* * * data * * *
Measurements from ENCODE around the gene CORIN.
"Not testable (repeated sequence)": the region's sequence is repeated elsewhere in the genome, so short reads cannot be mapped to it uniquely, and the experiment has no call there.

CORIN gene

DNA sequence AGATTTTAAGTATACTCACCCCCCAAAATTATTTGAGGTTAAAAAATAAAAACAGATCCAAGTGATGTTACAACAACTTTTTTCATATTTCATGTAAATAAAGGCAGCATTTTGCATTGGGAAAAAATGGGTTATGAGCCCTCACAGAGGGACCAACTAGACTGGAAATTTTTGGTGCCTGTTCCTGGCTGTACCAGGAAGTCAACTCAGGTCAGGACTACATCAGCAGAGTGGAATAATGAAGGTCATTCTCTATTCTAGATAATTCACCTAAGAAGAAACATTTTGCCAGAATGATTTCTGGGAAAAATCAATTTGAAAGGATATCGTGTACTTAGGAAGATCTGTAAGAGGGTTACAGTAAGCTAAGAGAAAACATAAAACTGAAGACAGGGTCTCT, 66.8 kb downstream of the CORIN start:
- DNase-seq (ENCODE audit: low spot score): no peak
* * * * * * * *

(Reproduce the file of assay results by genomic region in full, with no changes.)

Measurements from ENCODE around the gene CORIN.
"Not testable (repeated sequence)": the region's sequence is repeated elsewhere in the genome, so short reads cannot be mapped to it uniquely, and the experiment has no call there.

CORIN gene

DNA sequence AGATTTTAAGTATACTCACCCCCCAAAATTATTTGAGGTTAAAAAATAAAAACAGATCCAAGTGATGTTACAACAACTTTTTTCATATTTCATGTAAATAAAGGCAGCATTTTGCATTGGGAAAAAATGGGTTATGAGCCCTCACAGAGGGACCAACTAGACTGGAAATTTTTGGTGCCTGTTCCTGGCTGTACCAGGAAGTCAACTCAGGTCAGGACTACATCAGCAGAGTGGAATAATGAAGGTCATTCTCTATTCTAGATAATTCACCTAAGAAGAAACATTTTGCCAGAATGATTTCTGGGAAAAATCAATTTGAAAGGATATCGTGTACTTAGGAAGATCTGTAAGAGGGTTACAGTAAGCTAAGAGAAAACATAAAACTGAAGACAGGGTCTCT, 66.8 kb downstream of the CORIN start:
- DNase-seq (ENCODE audit: low spot score): no peak